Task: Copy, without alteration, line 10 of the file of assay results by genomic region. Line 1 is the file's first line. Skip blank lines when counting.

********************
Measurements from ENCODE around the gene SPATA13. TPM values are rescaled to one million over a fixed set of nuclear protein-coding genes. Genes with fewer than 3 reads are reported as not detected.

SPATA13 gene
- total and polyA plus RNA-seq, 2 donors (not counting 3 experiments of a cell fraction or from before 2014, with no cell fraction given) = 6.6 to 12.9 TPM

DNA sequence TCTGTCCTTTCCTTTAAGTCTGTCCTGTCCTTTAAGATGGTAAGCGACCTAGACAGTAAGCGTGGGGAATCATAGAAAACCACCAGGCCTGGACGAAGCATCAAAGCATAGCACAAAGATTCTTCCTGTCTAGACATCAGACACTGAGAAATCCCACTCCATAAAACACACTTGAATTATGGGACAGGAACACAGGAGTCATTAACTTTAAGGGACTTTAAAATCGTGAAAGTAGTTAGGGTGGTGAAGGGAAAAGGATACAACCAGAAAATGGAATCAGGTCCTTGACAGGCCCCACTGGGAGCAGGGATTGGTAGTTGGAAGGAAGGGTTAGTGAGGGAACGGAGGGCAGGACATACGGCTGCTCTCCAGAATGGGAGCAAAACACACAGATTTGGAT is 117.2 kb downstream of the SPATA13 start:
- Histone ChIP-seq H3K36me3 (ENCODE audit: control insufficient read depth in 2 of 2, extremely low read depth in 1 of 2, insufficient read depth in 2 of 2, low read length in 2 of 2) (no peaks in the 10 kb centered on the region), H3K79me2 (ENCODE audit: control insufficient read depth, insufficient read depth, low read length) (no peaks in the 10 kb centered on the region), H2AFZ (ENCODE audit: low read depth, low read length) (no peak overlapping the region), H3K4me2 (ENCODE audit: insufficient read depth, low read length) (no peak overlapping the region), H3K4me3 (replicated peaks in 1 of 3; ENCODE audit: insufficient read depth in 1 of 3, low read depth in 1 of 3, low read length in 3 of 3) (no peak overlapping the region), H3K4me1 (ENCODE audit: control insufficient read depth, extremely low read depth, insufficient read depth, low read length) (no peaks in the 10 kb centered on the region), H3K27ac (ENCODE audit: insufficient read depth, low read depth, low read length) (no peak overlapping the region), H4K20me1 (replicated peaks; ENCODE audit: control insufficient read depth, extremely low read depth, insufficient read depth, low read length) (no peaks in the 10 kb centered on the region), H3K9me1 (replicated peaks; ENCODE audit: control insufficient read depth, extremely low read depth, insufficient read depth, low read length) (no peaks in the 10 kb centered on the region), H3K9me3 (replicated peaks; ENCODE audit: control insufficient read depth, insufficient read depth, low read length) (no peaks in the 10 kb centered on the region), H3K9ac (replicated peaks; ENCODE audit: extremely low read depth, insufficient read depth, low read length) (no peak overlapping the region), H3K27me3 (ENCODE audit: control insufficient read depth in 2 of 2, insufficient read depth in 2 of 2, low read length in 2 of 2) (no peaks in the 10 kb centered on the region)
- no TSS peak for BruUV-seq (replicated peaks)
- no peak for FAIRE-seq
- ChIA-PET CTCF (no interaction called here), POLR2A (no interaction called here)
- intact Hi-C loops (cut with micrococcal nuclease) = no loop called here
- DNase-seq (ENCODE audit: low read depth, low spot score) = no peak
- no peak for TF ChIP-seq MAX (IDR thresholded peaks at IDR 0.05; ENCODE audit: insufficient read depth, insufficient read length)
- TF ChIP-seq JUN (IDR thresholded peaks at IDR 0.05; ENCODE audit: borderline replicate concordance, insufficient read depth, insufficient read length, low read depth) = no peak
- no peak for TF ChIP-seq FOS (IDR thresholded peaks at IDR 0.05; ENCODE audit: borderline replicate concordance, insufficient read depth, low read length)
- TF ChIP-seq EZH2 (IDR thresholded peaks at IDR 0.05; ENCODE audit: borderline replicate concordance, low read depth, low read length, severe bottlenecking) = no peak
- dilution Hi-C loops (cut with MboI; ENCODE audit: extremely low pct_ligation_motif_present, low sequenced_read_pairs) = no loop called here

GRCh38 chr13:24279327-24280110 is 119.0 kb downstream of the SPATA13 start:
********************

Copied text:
- DNase-seq (ENCODE audit: low read depth, low spot score) = no peak